Jul 26, 2019

Trump denies Apple's tariff waiver request for Mac Pro

Photo: NICHOLAS KAMM/AFP/Getty Images

President Trump said on Twitter that Apple won't be getting any tariff waivers for Mac Pro parts produced in China and that the company should "make them in the USA."

Why it matters: Apple requested waivers for 15 items related to the manufacturing of the Mac Pro, but those items will now be subject to the 25% tariffs. The company's dependence on Chinese manufacturers has become a sore point with Trump as his trade war with China continues.

  • Trump had previously said there would be tariff waivers for companies that can prove their parts or products can only be acquired in China, per Bloomberg.

Background: The Mac Pro was the only high-end computer manufactured in the U.S. till Apple decided to move production to China. Apple had spent millions building the facilities to produce the computer in Texas.

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Apple CEO: We want to continue making Mac Pro in the U.S.

Ina Fried/Axios

Apple CEO Tim Cook said Tuesday that the company is investing in U.S. manufacturing and hopes to continue to do final assembly of the Mac Pro here.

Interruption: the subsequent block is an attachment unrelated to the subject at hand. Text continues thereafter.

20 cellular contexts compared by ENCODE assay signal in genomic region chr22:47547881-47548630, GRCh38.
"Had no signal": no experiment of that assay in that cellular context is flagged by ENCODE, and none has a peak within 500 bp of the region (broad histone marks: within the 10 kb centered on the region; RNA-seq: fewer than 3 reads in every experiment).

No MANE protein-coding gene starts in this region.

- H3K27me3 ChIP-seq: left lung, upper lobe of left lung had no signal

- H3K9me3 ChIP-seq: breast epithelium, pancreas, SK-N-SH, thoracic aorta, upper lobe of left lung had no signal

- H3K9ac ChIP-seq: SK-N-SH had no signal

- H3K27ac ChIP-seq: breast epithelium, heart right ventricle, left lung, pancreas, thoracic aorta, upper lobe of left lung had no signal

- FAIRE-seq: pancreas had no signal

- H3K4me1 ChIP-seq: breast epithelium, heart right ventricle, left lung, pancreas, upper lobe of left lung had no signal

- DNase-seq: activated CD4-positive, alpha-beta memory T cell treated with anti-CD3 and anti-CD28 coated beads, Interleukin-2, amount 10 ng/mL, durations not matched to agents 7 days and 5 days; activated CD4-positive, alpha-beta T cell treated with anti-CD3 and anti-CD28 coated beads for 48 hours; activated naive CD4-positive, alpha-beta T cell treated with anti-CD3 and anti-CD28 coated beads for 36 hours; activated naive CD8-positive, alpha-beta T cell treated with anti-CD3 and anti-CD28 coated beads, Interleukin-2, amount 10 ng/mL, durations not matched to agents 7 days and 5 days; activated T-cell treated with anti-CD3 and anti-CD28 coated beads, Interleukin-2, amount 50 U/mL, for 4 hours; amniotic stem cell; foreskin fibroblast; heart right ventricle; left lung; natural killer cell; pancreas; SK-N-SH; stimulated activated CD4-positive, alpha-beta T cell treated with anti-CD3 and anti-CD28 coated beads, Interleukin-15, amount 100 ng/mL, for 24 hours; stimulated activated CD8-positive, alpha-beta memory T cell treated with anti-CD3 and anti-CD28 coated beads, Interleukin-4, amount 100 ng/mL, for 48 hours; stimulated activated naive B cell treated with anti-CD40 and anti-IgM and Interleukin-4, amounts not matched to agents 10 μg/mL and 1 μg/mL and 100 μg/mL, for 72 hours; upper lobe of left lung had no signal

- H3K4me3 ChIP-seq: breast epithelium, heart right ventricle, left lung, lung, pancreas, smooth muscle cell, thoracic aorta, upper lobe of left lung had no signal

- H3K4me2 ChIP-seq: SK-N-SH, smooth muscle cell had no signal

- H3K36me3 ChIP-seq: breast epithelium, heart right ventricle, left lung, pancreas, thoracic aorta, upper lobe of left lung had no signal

Why it matters: It was reported that Apple was asking for a tariff exemption related to the Mac Pro, but that was apparently so it could bring partially assembled goods into the U.S. for final assembly without tariffs. President Trump had tweeted in response that Apple should do its manufacturing here and wouldn't get any tariff relief.

Go deeperArrowJul 30, 2019

Apple's growth areas rely on its shrinking iPhone business

Apple's new iPhone-powered credit card, Apple Card, launches next month. Photo: Apple

With its latest earnings numbers, Apple proved once again that its growing services and wearables businesses can help lead the company to record financial results even as iPhone sales fall short of prior years.

Why it matters: This strategy is a creative way to manage through a maturing smartphone market, but Apple's business is arguably just as dependent on the iPhone as it has ever been, perhaps more so, because these new businesses are tied at the hip to the device.

Go deeperArrowJul 31, 2019

Scoop: How the U.S. decided which China tariffs will be delayed

The U.S. flag flies over a container ship unloading it's cargo from Asia, at the Port of Long Beach, California. Photo: Mark Ralston/AFP/Getty Images

The Trump administration's list of goods from China that won't be subject to a 10% tariff until Dec. 15 is made up of "products where 75% or more of the 2018 U.S. imports of that product were from China," according to an email sent to trade groups from the U.S. Trade Representative Office.

Why it matters: The initial press release from the USTR said certain items would see a delay in taxes "as part of USTR's public comment and hearing process," but it did not specify whether there was a formula involved in the two list designations. The items subject to the Sept. 1 tariff are those that are less commonly imported from China.